At an interview [not long ago], I sat in the waiting area for the hiring manager to come and greet me and did my usual scan of employees while I waited. The receptionist was black (and wearing micro braids), and a man, who looked to be on the custodial staff, was speaking Spanish to another younger woman, who appeared to be helping him clean the kitchen area.
Other than these three, everyone else walking by was a white woman. I knew from my LinkedIn research that the hiring manager was a thin brunette who looked to be a few years older than me. The other women walking around looked like different-hair-color versions of her—tall, thin, with long, straight hair. As I waited, I distinctly remember thinking, “Maybe I should have twisted my hair down.”
I didn’t have this thought because I was worried that they wouldn’t hire me because of my hair; my thought was that my hair may be more of a focus than I would like. As I got a better look at the other people they deemed a “good fit” for the company, brown skin and textured hair was not a common thread. I didn’t want to blend in with the white skin and straight hair of the current work environment, but I didn’t want my brown skin and curly hair to be the focus of my interview, either.
As the hiring manager walked toward me, I stood up. Before greeting me with her name or an introduction, she put her hand out to shake mine and said, “Awesome hair.”
What seemed like a harmless compliment shifted how I thought to approach the rest of my interview. There is an acute awareness that comes from being the sole minority in any environment. Even if we are comfortable there, we have to wonder if interactions would go differently if we were different. Would “awesome hair” be the thing that got me in the door, or the distracting quality that kept me back?
Many recruiters advise that you avoid distracting patterns and heavy fragrances when getting dressed for an interview. The thought behind this common piece of advice is that you don’t want these things outshining why you are there—which is to discuss your qualifications, skills and fit for a position. But in the sentiment of letting your skills speak loudest, what happens when your clothes and perfume aren’t the distraction?
BlackGirlLongHair published a post written by a New York City recruiter who specifically addressed the concern that many naturals have about how to wear their hair for interviews. She emphasized the importance of keeping all styles neat and tailored (which could be very subjective) and doing your research on the company culture before deciding how to wear your coils for the big day.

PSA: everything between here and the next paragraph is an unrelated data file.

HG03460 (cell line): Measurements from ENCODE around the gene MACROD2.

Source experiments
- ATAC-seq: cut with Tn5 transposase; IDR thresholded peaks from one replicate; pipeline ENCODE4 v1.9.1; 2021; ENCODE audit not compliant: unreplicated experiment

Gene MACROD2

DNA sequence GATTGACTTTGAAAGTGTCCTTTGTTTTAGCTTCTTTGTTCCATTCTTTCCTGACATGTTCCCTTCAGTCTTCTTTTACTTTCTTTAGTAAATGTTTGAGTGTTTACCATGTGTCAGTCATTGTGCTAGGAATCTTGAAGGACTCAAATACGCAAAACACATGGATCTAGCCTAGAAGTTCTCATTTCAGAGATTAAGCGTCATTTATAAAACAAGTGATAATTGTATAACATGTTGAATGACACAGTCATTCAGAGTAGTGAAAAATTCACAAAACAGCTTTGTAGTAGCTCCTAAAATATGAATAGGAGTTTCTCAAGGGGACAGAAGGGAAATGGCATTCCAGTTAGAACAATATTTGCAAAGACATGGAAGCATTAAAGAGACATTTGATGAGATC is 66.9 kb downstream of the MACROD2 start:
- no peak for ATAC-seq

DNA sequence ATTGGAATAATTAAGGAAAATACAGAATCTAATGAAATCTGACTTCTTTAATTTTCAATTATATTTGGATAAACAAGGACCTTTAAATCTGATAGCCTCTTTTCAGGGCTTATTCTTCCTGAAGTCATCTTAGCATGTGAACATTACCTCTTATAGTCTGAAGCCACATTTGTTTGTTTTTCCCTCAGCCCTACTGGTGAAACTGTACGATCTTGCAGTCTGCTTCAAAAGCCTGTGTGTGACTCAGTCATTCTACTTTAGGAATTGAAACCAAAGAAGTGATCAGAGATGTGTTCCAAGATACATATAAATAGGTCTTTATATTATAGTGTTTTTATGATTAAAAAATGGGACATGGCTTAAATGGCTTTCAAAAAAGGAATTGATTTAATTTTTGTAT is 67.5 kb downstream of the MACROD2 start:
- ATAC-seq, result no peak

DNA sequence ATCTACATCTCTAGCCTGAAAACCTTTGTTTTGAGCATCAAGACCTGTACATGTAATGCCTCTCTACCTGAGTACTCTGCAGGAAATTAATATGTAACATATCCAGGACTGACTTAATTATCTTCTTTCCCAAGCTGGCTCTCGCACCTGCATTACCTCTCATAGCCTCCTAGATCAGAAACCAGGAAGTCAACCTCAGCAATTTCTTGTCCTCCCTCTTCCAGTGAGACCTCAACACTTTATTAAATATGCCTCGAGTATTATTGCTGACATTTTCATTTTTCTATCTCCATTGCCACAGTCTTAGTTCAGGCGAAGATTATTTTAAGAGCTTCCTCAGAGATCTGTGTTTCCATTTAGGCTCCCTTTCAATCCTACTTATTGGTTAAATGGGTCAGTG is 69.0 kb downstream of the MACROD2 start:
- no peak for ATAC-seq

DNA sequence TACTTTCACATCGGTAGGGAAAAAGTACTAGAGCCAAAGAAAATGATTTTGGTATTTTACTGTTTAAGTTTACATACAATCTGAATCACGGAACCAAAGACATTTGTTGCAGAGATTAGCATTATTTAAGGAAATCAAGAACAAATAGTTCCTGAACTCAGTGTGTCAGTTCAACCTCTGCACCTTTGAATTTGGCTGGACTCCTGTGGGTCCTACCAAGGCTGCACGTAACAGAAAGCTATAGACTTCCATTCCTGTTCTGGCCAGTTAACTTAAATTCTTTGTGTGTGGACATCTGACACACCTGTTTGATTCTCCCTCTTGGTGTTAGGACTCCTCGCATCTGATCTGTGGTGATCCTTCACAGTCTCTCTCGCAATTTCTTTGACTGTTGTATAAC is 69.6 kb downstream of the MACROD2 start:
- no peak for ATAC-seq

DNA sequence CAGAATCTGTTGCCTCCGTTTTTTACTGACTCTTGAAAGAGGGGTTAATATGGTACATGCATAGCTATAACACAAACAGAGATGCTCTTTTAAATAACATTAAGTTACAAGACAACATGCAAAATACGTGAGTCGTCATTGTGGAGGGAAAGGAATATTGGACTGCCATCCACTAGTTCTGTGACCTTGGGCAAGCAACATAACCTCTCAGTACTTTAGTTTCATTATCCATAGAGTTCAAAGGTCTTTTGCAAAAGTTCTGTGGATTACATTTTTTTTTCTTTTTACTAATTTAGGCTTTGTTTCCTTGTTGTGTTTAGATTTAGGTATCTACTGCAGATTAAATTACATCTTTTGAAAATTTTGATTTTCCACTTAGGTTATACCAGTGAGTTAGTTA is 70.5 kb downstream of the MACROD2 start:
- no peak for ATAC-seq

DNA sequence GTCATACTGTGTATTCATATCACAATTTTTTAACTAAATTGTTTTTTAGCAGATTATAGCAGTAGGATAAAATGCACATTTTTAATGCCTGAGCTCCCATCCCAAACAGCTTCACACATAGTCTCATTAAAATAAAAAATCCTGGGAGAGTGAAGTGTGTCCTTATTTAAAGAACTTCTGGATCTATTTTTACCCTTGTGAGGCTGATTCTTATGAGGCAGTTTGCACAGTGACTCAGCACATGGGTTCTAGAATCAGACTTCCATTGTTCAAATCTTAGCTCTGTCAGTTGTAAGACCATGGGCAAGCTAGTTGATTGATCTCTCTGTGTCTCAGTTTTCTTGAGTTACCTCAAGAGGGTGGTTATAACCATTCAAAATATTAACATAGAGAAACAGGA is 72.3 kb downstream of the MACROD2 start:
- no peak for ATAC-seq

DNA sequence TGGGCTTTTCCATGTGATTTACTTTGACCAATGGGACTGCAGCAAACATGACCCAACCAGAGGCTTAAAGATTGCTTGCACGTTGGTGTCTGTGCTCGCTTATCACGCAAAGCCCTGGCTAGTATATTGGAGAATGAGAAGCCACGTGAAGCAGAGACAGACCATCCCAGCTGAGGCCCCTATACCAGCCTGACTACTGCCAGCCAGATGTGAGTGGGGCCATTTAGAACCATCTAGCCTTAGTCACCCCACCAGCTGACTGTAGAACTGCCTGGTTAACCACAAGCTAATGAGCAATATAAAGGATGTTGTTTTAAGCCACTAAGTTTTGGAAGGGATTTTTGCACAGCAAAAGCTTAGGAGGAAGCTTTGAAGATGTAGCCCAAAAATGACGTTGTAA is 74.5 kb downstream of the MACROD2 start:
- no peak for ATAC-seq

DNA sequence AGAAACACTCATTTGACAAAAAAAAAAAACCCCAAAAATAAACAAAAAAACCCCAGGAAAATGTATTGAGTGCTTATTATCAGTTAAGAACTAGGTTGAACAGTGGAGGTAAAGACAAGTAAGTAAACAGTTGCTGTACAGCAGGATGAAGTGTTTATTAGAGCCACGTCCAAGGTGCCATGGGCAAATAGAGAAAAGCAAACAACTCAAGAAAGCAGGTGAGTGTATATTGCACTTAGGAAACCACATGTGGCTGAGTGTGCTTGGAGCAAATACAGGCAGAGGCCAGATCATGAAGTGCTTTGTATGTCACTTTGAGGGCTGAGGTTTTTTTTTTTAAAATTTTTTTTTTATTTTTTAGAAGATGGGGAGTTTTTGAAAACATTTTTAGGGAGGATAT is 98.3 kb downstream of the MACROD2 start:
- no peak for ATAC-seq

In an article for Forbes, executive recruiter and author Stacy Gordon recognized that her decision to wear her hair straightened has made her naive in assuming that natural hair would not prevent a qualified candidate from receiving a position. Black hair is never “just hair” in its connection to public opinion and just how much choosing to buck conformity it could influence.
My interview went pretty standard after the introduction. After about 50 minutes of normal interview chatter, infused with appropriate lighthearted comments about the craziness of working in fashion and living in New York City, she asked the question I had really been waiting for from the time she greeted me: She reiterated that she thought my hair was so cool and then she asked, “How do you get it like that?”
The weight of this question from a potential employer may be lost on some. She didn’t ask about my dress or where I had purchased my handbag—this question was directly linked to my identity and how I had achieved a look that she decided was interesting. It confirmed that straight hair was expected, and that even with the positive comments, textured hair was not. She had opened and closed the interview with a comment regarding my hair; it didn’t seem out of the question to wonder if this would be a factor in her decision about my place in the company.
While my hair is a major part of my identity, I don’t want any aspect of my physical appearance to dictate my career moves.
As Black women we fully understand that we often need to juggle our tone, perceived attitude and resting face before we even get through the first bullet point on our résumé. How we choose to wear our hair only adds to the nonverbal expression of who we are—whether we want it to or not.
I will not straighten my hair in order to fit into an expected standard; and I recognize that there is a lot of privilege in this decision. I can only imagine how it is for naturals in more conservative industries, where there is little room for self-expression. I work in a creative and, oftentimes, open-minded industry, and I am still asked to explain how I got my hair to grow out of my head.
I am very proud of my hair and have accepted that it makes a statement about my pride and confidence in being black and having features natural to blackness; but it does cross my mind that this statement could be speaking louder than my own voice in some circumstances.